Western Easter and Eastern Easter are more than a month apart this year, so as the West gets ready to celebrate Palm Sunday, we are just entering Great Lent. A gap this wide is hard to bridge, and it’s tough explaining to a seven-year-old. G’s just barely getting the concept of birthdays (so far he’s had three this year—his, Jonah’s and his dad’s). An understanding of Easter (or Pascha) will be a few years coming.
In the Russia church we attend, Forgiveness Vespers (a service akin to Ash Wednesday) is celebrated directly after Liturgy (in some churches, the service is held in the evening—making it easier to attend alone). Instead of being anointed with ash, the Orthodox shift into the season of repentance by asking forgiveness of every one attending the service. The first half of the service reads like a typical vespers until halfway through. As the choir sings a penitential hymn, the colors of the church—vestments, altar cloths, etc.—are changed from gold to dark purple. I missed most of the prayers while I tried to keep J and G fed and in the pew, but the phrase “bring me out of my affliction” caught my ear. Gabriel was sitting on my lap, and I asked him, “Are you afflicted?”
“I’m not afflicted, you’re afflicted!” he returned. From the mouth of babes.
This word pleased him to no end, and he continued to repeat his phrase with mischievous glee. “You’re afflicted! I said you’re afflicted mommy!”
A little later, both the boys were intrigued to see everyone drop to their knees, pressing their foreheads to the floor. We did a number of prostrations during the Prayer of St. Ephrem, and by the last few, G and J were laid flat out on their bellies at the appropriate time, or thereabouts. By this time Gabriel was super antsy. We’d been in church for more than two hours, and he was dancing around at the entrance to the pew as Fr. Nicholas gave a short homily. But he was still listening. At one point, Fr. Nicholas made reference to “the tools we use” in the Lenten season (prayer, fasting, alms), and G called out in the megaphone voice he saves especially for church, “He said the tools we use!” And then, “Mommy!”—as if it was possible not to hear him the first time—“He said the tools we use!”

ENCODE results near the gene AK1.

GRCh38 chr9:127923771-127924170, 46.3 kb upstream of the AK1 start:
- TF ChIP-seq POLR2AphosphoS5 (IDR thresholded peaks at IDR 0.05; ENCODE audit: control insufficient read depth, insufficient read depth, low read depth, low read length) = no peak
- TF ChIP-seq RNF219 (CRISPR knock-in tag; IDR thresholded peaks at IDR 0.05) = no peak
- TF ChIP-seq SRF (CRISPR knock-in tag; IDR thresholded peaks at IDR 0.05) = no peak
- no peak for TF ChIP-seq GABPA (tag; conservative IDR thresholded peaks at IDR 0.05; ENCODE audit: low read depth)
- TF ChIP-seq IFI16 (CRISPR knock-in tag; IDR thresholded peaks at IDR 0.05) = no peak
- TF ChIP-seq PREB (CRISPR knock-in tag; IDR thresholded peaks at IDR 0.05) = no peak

Then it was time to make the rounds. The priest started, prostrating himself and asking our forgiveness. The altar servers and deacon followed. Two-thirds of the congregation was ahead of us, so by the time it was our turn, Jonah had a good sense of what was going on and was understandably nervous about the whole deal: “I can’t do it. I’m too shy.” I gave him the option of just kissing Fr. Nicholas and then returning to his seat to read a book, but he hung in there, pulled along by welcoming hugs and head pats. The Russians like to kiss. One gregarious old man gave Gabriel three kisses on the lips. By the last kiss, G’s expression could be read as either “Who the heck is this guy?” or “Get me out of here!”
On we kissed, asking forgiveness of every man, woman and child. Old and young. J hung in there, and by the end was giddy with all the love. “Mom, I did it! I was too shy, but I did it!” As we waited in our arc of the circle for the rest of the congregation to greet us, two teenage altar servers kept an eye on the nursery door while G played. It worked out just right—better than I could have hoped or planned.
In years past, we either fled before the service started or didn’t make it at all. I am grateful for the grace of these people, for Gabriel and Jonah keeping me occupied during the service so that I didn’t have time to worry about the logistics of moving two more-than-slightly feral children through a line of strangers patting, kissing, hugging and shaking their hands. If Lent is a great sea, my children—and these people—are my life rafts. Bringing me along, out of myself.
Your grace has shone forth, O Lord:
the grace which illumines our soul.
This is the acceptable time!
This is the time of repentance!
Let us lay aside the works of darkness and put on the armor of light,
that passing through the Fast as through a great sea
we may reach the Resurrection on the third day
of our Lord Jesus Christ, the Savior of our souls.
(Aposticha from the Lenten Triodian for Forgiveness Vespers)